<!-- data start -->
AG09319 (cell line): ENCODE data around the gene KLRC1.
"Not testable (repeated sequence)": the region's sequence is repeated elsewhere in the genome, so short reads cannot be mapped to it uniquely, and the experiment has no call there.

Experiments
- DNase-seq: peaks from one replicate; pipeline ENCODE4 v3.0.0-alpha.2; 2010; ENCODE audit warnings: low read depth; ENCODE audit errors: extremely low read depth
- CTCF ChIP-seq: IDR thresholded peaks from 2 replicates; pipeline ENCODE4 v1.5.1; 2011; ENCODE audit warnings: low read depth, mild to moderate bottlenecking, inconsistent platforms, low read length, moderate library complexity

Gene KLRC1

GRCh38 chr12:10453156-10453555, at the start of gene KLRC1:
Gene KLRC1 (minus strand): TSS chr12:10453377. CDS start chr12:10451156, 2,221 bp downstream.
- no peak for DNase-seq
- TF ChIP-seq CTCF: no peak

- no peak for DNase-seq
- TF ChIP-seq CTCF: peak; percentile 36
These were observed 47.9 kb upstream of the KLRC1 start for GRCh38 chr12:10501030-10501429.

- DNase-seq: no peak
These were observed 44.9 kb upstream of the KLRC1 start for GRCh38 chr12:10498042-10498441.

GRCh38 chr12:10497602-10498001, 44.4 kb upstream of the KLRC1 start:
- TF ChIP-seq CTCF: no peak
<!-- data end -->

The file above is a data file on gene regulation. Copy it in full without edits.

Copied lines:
AG09319 (cell line): ENCODE data around the gene KLRC1.
"Not testable (repeated sequence)": the region's sequence is repeated elsewhere in the genome, so short reads cannot be mapped to it uniquely, and the experiment has no call there.

Experiments
- DNase-seq: peaks from one replicate; pipeline ENCODE4 v3.0.0-alpha.2; 2010; ENCODE audit warnings: low read depth; ENCODE audit errors: extremely low read depth
- CTCF ChIP-seq: IDR thresholded peaks from 2 replicates; pipeline ENCODE4 v1.5.1; 2011; ENCODE audit warnings: low read depth, mild to moderate bottlenecking, inconsistent platforms, low read length, moderate library complexity

Gene KLRC1

GRCh38 chr12:10453156-10453555, at the start of gene KLRC1:
Gene KLRC1 (minus strand): TSS chr12:10453377. CDS start chr12:10451156, 2,221 bp downstream.
- no peak for DNase-seq
- TF ChIP-seq CTCF: no peak

- no peak for DNase-seq
- TF ChIP-seq CTCF: peak; percentile 36
These were observed 47.9 kb upstream of the KLRC1 start for GRCh38 chr12:10501030-10501429.

- DNase-seq: no peak
These were observed 44.9 kb upstream of the KLRC1 start for GRCh38 chr12:10498042-10498441.

GRCh38 chr12:10497602-10498001, 44.4 kb upstream of the KLRC1 start:
- TF ChIP-seq CTCF: no peak